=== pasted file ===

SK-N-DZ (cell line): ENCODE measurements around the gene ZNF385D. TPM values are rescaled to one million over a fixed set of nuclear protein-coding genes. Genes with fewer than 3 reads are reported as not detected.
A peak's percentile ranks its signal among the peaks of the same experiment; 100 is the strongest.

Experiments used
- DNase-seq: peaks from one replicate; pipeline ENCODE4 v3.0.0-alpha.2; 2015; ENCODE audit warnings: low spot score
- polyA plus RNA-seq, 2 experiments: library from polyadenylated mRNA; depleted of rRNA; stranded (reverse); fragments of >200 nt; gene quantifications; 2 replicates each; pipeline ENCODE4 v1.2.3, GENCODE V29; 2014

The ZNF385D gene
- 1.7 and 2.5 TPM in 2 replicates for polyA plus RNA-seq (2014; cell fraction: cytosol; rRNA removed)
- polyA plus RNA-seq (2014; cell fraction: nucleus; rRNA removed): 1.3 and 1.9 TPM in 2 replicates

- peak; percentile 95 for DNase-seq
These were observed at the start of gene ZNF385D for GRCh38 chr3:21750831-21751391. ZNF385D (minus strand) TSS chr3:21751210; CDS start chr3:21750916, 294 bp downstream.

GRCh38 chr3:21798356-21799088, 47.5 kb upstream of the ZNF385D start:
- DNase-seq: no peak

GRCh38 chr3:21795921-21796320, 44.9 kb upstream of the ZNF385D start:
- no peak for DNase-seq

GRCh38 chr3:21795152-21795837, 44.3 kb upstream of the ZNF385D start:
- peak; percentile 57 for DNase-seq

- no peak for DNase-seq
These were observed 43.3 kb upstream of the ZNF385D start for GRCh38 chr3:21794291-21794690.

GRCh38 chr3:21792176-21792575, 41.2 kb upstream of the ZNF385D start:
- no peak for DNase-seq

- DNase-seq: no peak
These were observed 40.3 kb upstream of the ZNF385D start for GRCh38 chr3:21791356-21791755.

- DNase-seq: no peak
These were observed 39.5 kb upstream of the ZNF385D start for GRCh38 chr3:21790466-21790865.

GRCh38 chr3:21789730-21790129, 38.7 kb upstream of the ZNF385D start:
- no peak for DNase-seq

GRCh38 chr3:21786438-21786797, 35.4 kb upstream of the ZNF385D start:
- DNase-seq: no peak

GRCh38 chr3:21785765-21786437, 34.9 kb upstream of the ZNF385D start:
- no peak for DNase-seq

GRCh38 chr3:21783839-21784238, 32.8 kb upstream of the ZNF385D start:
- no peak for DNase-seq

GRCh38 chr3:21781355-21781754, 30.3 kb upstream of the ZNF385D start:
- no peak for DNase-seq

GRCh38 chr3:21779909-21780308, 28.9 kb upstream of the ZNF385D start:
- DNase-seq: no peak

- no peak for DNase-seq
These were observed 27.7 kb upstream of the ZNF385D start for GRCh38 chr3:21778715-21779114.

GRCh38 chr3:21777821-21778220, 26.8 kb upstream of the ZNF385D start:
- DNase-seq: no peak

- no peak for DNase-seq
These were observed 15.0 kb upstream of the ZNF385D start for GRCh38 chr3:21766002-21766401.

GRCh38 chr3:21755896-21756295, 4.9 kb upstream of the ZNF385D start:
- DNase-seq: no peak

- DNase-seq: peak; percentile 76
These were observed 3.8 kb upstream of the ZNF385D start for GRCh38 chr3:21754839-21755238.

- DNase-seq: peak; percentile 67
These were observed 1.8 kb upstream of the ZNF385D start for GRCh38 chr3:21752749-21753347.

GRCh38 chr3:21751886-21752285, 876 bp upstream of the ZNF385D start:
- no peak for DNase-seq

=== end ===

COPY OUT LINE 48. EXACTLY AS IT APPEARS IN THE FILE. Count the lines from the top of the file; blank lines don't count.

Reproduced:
These were observed 1.8 kb upstream of the ZNF385D start for GRCh38 chr3:21752749-21753347.